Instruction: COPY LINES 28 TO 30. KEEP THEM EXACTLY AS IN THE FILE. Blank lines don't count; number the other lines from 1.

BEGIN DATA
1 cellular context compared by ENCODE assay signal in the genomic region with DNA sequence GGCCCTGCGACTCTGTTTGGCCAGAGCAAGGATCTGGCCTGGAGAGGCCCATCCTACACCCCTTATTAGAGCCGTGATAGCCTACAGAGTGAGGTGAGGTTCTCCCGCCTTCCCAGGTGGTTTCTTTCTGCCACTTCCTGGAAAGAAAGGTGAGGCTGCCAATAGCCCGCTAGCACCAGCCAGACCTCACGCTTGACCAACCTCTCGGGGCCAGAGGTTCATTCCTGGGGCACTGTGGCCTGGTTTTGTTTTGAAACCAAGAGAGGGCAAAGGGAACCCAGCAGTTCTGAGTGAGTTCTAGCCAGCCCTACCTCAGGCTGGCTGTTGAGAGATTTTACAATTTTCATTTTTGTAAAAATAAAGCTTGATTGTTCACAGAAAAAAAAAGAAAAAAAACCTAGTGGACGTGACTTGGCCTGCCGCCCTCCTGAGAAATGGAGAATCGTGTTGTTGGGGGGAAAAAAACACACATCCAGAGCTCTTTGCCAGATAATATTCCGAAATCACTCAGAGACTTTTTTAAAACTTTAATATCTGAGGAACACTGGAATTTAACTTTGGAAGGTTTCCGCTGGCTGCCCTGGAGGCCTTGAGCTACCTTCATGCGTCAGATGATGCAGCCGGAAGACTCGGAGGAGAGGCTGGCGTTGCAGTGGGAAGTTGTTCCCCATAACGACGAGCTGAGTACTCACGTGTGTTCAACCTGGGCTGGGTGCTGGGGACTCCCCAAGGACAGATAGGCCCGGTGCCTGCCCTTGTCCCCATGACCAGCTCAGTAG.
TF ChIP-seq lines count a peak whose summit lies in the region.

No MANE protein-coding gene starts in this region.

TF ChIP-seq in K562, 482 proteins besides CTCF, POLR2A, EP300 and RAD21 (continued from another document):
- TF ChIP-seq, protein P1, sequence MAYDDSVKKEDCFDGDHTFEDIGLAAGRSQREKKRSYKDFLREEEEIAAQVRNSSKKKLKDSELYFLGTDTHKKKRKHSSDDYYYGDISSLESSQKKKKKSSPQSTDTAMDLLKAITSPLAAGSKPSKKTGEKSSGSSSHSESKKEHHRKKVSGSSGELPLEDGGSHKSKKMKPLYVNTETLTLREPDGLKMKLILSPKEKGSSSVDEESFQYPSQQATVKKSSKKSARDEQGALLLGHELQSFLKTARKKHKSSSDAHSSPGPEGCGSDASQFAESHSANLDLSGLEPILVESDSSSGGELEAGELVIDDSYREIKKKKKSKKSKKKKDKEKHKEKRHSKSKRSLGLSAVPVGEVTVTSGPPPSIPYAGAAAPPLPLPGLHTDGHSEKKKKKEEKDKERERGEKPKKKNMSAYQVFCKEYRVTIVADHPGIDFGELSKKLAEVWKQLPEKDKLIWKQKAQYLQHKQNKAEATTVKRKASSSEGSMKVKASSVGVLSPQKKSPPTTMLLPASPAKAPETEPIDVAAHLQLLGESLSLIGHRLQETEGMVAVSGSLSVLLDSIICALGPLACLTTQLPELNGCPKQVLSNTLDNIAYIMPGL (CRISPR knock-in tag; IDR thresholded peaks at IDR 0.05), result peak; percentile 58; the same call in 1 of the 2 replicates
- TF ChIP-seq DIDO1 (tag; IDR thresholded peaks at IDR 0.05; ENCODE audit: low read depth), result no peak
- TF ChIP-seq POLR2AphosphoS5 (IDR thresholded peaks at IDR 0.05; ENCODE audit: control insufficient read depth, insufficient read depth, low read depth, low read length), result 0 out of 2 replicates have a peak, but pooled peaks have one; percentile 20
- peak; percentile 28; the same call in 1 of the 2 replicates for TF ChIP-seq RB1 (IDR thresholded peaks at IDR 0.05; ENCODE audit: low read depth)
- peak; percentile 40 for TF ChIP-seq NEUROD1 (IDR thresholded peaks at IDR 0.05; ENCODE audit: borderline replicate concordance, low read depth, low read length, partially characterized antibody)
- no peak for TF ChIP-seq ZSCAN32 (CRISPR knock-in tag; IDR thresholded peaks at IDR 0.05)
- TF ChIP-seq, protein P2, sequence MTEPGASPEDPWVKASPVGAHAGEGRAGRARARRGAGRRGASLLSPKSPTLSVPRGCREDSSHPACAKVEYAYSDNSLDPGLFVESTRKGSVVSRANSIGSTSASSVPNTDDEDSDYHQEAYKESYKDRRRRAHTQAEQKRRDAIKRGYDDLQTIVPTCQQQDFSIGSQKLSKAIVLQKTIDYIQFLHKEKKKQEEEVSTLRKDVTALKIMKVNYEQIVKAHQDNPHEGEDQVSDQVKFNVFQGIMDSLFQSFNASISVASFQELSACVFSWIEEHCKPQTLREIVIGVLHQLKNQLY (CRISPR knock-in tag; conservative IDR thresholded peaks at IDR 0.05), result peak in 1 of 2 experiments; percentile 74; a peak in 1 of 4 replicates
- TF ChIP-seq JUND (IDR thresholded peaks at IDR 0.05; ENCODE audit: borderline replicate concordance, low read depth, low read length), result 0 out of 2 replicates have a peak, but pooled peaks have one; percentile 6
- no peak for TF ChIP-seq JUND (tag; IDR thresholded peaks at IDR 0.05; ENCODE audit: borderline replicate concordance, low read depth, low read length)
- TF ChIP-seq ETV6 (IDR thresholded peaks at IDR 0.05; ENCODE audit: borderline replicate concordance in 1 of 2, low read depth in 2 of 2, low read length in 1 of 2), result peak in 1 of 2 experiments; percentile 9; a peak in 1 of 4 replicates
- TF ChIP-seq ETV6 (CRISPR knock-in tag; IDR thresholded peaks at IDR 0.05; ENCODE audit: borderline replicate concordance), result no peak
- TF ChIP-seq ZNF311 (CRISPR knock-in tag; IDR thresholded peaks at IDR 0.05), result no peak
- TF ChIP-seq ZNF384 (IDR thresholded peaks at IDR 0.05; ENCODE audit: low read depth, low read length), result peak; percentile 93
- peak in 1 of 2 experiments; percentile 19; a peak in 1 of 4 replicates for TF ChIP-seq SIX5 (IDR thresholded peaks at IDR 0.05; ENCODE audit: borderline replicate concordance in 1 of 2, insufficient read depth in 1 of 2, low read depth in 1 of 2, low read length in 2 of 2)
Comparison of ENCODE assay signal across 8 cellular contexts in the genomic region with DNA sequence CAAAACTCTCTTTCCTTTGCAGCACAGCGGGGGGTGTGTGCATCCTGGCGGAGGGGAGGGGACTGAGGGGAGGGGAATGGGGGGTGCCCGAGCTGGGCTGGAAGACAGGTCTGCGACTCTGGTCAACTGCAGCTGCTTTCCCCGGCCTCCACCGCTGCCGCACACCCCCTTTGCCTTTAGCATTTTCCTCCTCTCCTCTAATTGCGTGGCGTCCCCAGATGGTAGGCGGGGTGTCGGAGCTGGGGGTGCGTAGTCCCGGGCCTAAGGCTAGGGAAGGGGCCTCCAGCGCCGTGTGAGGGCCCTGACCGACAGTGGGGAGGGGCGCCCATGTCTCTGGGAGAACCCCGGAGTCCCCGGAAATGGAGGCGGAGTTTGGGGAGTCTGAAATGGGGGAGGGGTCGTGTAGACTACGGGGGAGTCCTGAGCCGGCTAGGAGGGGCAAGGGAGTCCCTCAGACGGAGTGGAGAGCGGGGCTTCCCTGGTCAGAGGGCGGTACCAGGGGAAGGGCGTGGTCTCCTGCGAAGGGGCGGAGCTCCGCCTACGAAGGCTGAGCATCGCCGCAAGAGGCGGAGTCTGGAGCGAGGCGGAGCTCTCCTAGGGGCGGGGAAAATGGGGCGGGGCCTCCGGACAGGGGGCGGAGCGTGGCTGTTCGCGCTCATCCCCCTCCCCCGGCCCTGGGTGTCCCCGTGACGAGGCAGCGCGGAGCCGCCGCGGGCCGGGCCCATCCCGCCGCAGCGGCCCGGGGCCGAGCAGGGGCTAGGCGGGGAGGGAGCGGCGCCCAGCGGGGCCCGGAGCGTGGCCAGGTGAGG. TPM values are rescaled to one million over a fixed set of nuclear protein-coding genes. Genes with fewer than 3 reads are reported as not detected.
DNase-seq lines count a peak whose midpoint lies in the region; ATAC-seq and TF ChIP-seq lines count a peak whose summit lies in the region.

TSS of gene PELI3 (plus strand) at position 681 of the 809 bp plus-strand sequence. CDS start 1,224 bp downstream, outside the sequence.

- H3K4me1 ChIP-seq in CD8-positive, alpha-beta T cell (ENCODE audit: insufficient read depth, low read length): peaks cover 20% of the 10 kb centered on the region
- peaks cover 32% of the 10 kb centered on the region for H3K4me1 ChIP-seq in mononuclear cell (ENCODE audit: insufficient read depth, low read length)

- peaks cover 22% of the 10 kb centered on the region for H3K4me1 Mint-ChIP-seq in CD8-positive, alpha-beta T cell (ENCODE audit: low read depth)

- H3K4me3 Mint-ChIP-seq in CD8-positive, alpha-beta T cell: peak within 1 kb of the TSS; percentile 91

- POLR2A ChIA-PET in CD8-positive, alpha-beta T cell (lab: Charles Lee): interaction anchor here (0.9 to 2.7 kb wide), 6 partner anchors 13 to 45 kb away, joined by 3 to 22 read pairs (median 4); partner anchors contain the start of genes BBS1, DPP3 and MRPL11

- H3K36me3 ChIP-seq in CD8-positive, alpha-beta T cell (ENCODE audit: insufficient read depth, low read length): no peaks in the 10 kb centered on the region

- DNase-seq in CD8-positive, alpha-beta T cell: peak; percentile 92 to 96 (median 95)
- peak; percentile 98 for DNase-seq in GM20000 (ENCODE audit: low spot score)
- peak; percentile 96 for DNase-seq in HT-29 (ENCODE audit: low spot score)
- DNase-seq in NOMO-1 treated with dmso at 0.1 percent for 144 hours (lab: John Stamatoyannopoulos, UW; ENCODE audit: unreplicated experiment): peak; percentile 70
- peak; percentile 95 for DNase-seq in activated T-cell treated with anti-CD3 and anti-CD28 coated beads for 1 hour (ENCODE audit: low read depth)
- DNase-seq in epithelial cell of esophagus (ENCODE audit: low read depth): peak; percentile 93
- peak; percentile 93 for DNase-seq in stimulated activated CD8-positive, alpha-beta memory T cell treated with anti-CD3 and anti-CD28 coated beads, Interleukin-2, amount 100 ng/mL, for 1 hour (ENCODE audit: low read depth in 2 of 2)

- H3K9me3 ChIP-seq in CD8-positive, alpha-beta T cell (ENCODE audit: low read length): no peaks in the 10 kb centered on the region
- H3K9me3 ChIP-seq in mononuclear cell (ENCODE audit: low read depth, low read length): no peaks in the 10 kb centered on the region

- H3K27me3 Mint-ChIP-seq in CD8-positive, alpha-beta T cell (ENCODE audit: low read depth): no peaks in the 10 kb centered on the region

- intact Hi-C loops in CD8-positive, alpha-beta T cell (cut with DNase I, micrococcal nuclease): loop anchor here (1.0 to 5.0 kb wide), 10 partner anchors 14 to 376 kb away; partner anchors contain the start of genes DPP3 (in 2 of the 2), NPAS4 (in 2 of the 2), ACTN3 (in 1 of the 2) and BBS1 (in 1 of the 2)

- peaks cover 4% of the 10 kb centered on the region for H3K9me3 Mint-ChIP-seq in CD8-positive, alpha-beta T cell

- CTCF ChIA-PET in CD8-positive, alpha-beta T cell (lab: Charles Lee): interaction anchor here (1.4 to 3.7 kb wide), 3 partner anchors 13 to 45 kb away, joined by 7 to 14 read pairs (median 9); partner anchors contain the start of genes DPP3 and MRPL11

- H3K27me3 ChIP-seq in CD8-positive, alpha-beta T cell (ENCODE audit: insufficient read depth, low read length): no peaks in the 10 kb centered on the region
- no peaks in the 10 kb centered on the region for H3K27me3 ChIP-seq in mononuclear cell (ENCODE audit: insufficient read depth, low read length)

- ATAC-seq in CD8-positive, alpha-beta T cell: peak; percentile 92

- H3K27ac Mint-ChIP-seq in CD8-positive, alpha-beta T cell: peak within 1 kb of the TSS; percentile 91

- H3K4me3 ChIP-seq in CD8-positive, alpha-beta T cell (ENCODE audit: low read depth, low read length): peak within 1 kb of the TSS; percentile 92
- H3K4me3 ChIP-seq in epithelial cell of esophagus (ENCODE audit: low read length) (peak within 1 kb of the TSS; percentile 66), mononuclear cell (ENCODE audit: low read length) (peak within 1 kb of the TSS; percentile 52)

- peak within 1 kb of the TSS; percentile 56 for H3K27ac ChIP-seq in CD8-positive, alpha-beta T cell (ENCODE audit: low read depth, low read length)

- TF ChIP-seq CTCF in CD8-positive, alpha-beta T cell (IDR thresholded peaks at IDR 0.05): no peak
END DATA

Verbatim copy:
- DNase-seq in CD8-positive, alpha-beta T cell: peak; percentile 92 to 96 (median 95)
- peak; percentile 98 for DNase-seq in GM20000 (ENCODE audit: low spot score)
- peak; percentile 96 for DNase-seq in HT-29 (ENCODE audit: low spot score)